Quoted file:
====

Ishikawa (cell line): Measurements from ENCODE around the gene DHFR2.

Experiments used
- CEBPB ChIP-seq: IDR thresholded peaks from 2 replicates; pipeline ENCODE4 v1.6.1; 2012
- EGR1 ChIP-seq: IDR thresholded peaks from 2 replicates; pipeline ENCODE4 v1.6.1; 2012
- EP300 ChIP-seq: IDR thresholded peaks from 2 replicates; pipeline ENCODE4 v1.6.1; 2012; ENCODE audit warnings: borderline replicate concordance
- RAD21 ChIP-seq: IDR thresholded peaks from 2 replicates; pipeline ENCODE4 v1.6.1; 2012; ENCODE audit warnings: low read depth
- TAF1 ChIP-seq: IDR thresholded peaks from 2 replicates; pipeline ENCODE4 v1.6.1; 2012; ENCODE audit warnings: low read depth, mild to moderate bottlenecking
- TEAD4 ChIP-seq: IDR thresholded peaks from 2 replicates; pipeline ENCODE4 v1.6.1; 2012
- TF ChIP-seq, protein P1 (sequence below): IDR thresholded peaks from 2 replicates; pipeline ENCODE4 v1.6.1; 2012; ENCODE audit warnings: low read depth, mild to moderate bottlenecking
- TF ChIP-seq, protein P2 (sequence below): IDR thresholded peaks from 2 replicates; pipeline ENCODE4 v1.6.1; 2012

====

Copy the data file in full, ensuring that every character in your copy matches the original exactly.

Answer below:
Ishikawa (cell line): Measurements from ENCODE around the gene DHFR2.

Experiments used
- CEBPB ChIP-seq: IDR thresholded peaks from 2 replicates; pipeline ENCODE4 v1.6.1; 2012
- EGR1 ChIP-seq: IDR thresholded peaks from 2 replicates; pipeline ENCODE4 v1.6.1; 2012
- EP300 ChIP-seq: IDR thresholded peaks from 2 replicates; pipeline ENCODE4 v1.6.1; 2012; ENCODE audit warnings: borderline replicate concordance
- RAD21 ChIP-seq: IDR thresholded peaks from 2 replicates; pipeline ENCODE4 v1.6.1; 2012; ENCODE audit warnings: low read depth
- TAF1 ChIP-seq: IDR thresholded peaks from 2 replicates; pipeline ENCODE4 v1.6.1; 2012; ENCODE audit warnings: low read depth, mild to moderate bottlenecking
- TEAD4 ChIP-seq: IDR thresholded peaks from 2 replicates; pipeline ENCODE4 v1.6.1; 2012
- TF ChIP-seq, protein P1 (sequence below): IDR thresholded peaks from 2 replicates; pipeline ENCODE4 v1.6.1; 2012; ENCODE audit warnings: low read depth, mild to moderate bottlenecking
- TF ChIP-seq, protein P2 (sequence below): IDR thresholded peaks from 2 replicates; pipeline ENCODE4 v1.6.1; 2012